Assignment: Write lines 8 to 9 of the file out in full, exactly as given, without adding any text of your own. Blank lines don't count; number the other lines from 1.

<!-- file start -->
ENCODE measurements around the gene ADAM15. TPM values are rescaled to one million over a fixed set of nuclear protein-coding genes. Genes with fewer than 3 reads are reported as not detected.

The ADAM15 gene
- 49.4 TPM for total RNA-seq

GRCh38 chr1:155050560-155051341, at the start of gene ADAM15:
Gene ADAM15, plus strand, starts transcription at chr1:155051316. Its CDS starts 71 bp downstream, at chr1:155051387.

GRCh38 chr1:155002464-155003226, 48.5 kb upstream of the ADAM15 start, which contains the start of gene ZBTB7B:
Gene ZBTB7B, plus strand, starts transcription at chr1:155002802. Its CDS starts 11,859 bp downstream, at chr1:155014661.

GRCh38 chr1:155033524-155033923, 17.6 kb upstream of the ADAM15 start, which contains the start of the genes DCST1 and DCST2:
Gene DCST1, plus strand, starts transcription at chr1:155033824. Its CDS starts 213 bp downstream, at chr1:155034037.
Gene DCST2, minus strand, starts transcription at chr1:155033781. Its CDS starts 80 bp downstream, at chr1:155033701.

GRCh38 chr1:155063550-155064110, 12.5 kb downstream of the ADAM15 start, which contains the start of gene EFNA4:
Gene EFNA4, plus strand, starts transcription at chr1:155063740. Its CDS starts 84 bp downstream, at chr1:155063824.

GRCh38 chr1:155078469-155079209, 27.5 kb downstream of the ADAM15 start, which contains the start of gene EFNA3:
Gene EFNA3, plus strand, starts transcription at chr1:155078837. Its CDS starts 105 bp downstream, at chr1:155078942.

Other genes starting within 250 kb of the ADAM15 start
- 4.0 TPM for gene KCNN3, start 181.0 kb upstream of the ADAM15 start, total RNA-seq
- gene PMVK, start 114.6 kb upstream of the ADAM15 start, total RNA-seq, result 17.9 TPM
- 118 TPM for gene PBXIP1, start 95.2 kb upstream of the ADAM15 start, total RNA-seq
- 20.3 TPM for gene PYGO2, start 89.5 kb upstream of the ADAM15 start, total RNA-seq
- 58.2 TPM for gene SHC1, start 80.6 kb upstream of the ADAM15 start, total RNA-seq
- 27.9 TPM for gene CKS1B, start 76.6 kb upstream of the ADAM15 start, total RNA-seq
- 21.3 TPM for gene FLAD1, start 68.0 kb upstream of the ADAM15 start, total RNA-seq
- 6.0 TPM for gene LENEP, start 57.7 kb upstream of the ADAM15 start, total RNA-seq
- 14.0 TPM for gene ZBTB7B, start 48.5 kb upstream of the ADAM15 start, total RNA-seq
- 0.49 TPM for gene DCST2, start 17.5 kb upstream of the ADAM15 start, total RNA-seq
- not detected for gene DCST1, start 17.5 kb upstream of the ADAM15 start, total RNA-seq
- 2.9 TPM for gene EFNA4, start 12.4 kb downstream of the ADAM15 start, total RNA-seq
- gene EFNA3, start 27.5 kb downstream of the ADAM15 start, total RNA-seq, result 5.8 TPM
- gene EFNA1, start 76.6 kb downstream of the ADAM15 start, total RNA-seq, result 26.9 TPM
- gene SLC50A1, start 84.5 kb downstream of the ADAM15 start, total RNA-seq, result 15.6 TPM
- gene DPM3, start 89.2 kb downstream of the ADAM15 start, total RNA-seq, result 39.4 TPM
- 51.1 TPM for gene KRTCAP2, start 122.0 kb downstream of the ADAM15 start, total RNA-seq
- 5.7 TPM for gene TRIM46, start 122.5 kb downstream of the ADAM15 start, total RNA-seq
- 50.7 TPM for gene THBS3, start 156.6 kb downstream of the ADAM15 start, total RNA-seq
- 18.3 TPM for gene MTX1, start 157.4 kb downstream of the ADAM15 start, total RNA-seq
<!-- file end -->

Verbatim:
GRCh38 chr1:155033524-155033923, 17.6 kb upstream of the ADAM15 start, which contains the start of the genes DCST1 and DCST2:
Gene DCST1, plus strand, starts transcription at chr1:155033824. Its CDS starts 213 bp downstream, at chr1:155034037.